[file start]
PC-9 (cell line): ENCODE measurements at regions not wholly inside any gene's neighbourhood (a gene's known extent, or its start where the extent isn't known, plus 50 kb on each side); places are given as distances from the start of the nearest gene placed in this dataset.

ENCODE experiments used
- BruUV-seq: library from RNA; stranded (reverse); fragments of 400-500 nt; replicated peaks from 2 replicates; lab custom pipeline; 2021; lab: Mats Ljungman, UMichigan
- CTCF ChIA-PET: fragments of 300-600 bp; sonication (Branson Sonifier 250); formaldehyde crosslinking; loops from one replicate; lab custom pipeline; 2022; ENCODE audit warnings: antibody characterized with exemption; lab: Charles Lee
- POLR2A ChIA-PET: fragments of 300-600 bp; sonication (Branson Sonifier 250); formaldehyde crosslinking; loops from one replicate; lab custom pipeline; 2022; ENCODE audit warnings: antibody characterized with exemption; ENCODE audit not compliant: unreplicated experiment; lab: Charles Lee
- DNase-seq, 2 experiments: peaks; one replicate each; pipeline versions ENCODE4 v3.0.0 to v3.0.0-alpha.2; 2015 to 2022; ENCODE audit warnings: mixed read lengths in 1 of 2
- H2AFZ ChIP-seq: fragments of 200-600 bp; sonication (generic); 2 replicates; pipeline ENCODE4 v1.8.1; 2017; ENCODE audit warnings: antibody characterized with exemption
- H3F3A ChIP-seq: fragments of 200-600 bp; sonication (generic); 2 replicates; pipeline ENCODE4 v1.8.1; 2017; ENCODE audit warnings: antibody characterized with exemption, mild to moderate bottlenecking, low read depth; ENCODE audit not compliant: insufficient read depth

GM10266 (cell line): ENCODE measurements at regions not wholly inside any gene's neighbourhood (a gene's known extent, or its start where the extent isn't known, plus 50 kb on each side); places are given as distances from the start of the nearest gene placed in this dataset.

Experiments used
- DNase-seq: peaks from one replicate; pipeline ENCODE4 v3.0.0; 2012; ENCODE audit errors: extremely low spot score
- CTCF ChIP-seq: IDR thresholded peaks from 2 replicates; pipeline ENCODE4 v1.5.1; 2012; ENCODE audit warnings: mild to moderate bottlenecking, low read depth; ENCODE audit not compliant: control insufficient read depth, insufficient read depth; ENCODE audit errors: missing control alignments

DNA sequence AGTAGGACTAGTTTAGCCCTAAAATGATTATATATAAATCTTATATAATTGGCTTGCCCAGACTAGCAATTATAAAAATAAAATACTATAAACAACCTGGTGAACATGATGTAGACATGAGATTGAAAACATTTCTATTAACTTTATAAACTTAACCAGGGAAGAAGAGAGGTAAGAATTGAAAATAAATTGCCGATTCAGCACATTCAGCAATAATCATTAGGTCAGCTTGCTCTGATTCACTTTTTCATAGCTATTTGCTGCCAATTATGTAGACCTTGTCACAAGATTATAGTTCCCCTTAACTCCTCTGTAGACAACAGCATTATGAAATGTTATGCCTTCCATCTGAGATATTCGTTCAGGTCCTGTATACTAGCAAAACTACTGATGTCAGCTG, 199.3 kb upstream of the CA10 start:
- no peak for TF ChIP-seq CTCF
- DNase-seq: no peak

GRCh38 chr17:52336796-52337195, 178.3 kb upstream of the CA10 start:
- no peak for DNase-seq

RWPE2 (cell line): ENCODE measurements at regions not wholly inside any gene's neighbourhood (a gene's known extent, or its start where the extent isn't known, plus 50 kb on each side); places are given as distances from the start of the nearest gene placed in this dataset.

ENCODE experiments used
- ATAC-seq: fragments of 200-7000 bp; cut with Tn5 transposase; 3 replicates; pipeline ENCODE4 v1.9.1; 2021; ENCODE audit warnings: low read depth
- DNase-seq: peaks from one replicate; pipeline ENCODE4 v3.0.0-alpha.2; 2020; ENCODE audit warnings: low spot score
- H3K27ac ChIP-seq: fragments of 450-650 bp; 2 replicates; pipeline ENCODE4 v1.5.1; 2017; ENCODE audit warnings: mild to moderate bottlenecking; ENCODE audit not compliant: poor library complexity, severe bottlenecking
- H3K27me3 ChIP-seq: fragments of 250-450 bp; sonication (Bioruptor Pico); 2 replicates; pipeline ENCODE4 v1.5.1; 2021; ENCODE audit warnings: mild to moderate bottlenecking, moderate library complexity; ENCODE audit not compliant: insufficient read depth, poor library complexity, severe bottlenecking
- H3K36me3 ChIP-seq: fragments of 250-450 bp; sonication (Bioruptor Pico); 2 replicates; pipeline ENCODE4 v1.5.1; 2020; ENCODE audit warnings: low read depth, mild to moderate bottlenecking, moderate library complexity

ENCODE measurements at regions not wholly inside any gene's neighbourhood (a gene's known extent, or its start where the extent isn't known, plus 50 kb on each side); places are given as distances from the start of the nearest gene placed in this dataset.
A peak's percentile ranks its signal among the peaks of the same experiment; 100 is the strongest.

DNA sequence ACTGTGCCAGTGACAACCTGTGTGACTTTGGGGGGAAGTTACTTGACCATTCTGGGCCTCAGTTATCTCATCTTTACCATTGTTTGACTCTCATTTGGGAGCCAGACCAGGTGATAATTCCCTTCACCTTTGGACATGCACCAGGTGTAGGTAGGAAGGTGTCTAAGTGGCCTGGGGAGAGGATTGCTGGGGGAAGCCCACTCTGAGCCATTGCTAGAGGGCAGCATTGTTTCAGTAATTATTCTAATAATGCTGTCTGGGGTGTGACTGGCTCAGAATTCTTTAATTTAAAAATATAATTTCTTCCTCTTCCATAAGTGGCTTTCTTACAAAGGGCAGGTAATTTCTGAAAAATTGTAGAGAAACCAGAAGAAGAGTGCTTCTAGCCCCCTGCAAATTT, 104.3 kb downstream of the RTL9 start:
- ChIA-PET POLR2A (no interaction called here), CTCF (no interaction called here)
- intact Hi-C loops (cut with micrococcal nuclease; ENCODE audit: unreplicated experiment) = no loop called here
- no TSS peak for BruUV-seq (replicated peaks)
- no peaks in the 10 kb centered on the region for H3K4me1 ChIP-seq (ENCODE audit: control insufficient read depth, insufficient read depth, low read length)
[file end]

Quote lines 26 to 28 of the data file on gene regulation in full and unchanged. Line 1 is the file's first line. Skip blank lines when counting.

A peak's percentile ranks its signal among the peaks of the same experiment; 100 is the strongest.

DNA sequence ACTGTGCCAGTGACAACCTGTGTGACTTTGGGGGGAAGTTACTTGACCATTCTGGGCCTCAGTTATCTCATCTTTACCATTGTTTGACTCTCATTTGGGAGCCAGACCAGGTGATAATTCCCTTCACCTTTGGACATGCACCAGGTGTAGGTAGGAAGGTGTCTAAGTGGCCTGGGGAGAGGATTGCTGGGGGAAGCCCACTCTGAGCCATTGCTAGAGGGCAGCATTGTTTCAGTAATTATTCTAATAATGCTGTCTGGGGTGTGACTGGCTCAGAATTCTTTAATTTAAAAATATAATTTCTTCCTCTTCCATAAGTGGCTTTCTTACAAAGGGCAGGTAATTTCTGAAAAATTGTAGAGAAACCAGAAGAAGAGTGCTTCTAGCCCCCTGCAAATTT, 104.3 kb downstream of the RTL9 start:
- ChIA-PET POLR2A (no interaction called here), CTCF (no interaction called here)